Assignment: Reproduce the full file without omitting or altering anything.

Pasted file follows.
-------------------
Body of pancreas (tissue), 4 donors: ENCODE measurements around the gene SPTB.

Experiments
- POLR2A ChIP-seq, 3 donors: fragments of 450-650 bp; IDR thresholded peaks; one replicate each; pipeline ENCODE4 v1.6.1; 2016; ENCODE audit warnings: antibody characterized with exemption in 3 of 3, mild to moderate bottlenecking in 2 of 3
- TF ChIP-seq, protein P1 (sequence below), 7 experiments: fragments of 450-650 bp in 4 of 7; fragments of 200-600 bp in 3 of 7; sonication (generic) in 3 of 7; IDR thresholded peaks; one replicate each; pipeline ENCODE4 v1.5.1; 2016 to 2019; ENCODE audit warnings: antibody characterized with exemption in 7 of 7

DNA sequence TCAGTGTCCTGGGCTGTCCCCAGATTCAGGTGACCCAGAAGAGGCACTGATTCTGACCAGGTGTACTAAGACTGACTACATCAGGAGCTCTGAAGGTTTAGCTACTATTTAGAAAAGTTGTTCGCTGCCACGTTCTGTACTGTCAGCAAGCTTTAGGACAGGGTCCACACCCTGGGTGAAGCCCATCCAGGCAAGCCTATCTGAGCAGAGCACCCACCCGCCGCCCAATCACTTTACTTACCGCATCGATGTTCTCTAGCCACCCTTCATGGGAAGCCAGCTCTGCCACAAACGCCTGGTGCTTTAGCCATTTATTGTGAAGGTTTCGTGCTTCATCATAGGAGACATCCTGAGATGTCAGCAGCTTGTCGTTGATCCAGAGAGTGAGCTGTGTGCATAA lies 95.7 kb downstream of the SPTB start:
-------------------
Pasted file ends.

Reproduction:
Body of pancreas (tissue), 4 donors: ENCODE measurements around the gene SPTB.

Experiments
- POLR2A ChIP-seq, 3 donors: fragments of 450-650 bp; IDR thresholded peaks; one replicate each; pipeline ENCODE4 v1.6.1; 2016; ENCODE audit warnings: antibody characterized with exemption in 3 of 3, mild to moderate bottlenecking in 2 of 3
- TF ChIP-seq, protein P1 (sequence below), 7 experiments: fragments of 450-650 bp in 4 of 7; fragments of 200-600 bp in 3 of 7; sonication (generic) in 3 of 7; IDR thresholded peaks; one replicate each; pipeline ENCODE4 v1.5.1; 2016 to 2019; ENCODE audit warnings: antibody characterized with exemption in 7 of 7

DNA sequence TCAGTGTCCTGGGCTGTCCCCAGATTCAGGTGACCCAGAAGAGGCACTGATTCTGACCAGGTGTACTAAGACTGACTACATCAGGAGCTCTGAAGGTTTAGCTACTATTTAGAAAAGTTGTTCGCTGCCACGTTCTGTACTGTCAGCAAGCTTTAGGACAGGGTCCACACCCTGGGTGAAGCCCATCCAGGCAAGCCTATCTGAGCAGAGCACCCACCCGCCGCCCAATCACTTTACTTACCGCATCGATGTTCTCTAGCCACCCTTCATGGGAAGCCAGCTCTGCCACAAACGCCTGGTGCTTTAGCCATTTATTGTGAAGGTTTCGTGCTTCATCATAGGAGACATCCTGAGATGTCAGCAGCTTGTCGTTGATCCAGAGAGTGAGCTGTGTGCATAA lies 95.7 kb downstream of the SPTB start: